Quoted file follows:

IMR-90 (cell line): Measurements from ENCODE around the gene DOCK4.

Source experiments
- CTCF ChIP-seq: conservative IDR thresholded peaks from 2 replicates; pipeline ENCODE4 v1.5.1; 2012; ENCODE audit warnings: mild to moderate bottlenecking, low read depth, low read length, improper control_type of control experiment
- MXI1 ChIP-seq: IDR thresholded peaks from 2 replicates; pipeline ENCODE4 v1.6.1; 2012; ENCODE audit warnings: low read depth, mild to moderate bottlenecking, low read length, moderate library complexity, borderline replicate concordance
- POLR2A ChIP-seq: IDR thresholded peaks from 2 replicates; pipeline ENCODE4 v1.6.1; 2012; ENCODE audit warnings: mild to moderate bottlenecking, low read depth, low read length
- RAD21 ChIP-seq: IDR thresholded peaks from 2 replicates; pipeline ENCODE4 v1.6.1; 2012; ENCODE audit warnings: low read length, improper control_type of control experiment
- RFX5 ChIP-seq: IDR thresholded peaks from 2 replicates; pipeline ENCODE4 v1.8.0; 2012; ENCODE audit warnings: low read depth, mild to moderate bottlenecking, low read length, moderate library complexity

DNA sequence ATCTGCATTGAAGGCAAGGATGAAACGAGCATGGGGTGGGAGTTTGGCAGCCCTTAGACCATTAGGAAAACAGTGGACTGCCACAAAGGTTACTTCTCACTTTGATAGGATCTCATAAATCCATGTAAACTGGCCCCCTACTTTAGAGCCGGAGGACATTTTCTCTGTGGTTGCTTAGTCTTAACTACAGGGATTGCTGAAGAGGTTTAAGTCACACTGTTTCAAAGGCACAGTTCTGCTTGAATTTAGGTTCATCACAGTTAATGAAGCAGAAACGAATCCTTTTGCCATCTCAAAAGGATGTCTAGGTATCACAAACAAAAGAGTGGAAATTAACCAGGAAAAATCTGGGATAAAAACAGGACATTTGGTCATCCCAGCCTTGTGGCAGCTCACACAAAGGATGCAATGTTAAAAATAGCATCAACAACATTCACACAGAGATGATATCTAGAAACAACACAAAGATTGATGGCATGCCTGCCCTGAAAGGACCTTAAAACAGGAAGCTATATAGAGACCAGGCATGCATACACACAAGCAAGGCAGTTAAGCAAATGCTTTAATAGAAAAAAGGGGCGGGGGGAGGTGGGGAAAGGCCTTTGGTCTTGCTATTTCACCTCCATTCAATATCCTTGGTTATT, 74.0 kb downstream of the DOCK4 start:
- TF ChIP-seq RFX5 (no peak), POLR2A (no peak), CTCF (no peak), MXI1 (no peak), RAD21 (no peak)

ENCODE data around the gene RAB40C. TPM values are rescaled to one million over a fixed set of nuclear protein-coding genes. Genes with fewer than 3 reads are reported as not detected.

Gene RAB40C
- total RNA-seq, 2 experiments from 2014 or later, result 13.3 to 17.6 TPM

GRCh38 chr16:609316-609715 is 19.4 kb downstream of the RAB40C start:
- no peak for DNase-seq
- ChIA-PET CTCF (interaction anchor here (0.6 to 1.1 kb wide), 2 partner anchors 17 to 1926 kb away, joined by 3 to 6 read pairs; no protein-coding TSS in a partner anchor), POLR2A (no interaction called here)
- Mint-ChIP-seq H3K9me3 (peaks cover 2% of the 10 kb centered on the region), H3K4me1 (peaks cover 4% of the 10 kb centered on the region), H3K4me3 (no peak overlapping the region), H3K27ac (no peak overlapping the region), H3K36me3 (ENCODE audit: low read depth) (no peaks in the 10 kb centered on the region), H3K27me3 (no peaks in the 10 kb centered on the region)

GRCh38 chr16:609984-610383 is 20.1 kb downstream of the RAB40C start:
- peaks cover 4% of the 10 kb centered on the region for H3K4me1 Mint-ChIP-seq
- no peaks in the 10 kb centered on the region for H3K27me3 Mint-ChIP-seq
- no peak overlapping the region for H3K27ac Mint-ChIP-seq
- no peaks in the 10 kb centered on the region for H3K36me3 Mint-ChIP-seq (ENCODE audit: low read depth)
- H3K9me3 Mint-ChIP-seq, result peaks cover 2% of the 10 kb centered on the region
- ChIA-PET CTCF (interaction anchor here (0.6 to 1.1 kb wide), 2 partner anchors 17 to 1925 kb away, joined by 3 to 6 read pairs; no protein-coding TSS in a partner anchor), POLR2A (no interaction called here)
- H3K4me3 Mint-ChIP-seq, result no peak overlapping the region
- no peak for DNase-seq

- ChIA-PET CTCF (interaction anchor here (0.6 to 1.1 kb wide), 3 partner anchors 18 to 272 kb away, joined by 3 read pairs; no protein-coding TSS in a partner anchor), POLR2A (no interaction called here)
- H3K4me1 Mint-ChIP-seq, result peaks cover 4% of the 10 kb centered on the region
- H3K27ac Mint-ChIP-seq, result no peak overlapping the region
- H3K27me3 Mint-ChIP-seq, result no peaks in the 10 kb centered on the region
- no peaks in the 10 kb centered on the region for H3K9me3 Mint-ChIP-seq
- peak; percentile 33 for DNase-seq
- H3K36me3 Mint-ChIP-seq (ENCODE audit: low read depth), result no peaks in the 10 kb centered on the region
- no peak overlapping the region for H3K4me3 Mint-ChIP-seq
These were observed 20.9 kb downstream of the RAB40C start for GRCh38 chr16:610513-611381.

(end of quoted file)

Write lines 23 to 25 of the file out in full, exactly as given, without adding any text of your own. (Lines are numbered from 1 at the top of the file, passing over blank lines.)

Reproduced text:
- ChIA-PET CTCF (interaction anchor here (0.6 to 1.1 kb wide), 2 partner anchors 17 to 1925 kb away, joined by 3 to 6 read pairs; no protein-coding TSS in a partner anchor), POLR2A (no interaction called here)
- H3K4me3 Mint-ChIP-seq, result no peak overlapping the region
- no peak for DNase-seq